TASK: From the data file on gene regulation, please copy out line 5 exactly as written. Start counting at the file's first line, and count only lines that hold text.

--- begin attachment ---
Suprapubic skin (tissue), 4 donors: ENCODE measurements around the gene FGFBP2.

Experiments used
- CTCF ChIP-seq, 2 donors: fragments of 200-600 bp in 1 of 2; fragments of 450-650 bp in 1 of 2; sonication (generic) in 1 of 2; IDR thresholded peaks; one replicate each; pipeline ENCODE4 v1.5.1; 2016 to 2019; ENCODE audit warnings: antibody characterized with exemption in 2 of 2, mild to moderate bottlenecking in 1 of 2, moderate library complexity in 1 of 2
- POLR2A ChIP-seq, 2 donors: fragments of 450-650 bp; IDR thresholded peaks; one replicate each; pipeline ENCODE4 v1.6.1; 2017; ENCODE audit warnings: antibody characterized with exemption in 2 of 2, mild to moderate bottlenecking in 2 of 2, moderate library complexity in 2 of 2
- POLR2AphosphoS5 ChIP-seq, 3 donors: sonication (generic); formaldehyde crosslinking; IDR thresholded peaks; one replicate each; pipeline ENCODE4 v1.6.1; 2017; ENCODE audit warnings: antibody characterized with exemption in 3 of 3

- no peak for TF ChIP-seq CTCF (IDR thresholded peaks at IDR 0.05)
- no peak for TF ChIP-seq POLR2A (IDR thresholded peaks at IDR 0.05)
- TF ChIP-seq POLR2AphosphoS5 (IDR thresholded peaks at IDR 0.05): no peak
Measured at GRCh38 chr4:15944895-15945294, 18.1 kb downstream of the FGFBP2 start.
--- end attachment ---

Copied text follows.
- POLR2AphosphoS5 ChIP-seq, 3 donors: sonication (generic); formaldehyde crosslinking; IDR thresholded peaks; one replicate each; pipeline ENCODE4 v1.6.1; 2017; ENCODE audit warnings: antibody characterized with exemption in 3 of 3